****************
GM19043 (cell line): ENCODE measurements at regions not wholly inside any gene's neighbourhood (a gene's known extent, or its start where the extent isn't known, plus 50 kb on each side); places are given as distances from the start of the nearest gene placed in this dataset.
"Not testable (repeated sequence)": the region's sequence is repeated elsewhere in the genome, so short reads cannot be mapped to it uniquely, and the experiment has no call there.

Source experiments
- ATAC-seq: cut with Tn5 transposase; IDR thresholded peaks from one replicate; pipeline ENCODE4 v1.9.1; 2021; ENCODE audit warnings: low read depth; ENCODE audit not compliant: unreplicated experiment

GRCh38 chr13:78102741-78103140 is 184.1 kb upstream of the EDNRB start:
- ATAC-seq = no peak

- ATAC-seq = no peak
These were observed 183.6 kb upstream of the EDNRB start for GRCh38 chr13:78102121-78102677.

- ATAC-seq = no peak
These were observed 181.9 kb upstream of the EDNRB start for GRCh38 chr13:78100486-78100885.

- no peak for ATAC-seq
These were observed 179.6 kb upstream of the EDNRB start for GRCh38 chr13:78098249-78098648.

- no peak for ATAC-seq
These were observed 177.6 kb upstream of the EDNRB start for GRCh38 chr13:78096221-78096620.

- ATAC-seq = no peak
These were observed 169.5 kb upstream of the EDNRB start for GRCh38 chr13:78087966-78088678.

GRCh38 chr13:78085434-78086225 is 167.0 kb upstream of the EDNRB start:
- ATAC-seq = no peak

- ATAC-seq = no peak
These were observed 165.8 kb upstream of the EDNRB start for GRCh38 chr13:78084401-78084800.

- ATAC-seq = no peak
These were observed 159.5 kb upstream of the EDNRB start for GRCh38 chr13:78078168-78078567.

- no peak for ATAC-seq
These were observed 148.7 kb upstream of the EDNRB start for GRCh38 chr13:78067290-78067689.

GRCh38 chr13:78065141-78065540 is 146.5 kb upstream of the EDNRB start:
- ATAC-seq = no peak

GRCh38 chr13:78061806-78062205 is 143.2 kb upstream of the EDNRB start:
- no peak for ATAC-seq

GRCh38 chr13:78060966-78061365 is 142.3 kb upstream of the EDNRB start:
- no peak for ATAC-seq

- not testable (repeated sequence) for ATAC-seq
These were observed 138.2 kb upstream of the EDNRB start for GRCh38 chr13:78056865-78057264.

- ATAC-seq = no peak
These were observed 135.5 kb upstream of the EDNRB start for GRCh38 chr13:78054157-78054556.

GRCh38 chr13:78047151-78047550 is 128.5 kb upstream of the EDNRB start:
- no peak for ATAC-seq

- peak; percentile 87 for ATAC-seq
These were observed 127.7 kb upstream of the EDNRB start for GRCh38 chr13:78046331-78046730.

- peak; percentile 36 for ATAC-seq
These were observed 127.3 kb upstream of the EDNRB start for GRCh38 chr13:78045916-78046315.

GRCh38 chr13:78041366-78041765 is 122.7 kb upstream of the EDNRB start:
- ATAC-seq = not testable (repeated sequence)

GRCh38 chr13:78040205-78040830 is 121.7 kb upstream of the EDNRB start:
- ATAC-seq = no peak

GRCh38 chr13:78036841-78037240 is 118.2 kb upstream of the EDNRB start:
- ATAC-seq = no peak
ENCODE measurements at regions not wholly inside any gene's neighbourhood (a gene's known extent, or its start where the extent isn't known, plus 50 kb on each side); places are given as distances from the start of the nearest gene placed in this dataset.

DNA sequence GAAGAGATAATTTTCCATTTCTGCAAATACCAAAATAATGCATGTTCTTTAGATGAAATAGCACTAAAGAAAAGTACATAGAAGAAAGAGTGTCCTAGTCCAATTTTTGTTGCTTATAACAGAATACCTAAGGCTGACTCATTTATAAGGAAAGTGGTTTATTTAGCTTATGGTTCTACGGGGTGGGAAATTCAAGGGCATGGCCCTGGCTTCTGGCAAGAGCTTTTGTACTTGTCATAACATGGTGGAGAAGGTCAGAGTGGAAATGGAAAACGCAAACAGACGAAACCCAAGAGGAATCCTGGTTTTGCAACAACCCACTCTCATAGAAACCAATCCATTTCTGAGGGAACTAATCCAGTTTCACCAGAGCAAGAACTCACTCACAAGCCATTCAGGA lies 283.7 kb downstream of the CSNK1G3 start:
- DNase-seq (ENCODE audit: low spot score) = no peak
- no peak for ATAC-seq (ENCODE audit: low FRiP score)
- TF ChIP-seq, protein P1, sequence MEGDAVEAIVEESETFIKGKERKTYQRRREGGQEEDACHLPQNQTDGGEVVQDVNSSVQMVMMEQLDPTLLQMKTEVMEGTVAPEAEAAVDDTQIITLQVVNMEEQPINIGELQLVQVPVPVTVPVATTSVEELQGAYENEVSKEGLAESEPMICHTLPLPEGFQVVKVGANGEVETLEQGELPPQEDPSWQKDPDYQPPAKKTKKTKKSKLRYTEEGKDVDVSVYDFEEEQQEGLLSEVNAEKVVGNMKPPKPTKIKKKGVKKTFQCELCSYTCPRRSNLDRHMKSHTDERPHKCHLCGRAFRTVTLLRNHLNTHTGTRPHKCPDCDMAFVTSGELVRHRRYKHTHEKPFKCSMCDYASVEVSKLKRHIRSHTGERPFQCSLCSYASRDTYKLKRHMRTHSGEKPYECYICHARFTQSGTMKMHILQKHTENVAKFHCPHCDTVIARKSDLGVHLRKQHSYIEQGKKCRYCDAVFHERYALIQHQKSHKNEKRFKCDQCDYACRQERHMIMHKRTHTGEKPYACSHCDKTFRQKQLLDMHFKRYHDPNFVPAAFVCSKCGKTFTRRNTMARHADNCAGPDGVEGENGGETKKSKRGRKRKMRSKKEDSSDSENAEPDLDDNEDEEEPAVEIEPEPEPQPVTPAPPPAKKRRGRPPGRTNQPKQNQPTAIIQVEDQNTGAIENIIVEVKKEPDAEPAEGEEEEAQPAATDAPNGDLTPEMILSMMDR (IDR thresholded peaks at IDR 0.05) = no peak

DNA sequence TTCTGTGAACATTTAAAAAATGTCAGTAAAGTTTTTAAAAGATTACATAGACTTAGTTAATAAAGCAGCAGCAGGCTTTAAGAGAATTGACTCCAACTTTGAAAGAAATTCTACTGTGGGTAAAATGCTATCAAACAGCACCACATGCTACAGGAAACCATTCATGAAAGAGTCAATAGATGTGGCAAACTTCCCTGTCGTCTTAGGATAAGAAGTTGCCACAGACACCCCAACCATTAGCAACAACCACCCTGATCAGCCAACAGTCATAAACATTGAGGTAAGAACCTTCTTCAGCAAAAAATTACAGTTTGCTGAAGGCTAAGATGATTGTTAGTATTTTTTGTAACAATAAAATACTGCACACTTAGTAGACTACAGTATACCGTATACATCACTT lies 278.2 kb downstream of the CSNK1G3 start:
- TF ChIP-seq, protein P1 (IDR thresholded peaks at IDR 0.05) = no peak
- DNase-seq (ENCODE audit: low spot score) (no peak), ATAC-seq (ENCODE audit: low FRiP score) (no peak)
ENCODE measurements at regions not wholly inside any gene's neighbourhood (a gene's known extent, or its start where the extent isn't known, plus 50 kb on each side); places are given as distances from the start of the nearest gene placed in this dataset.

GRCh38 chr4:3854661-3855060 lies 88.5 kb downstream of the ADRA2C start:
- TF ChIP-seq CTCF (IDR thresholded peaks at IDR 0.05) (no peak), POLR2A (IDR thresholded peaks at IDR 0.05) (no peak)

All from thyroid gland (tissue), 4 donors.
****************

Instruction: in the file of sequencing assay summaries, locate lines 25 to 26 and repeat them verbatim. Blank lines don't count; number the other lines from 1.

GRCh38 chr13:78065141-78065540 is 146.5 kb upstream of the EDNRB start:
- ATAC-seq = no peak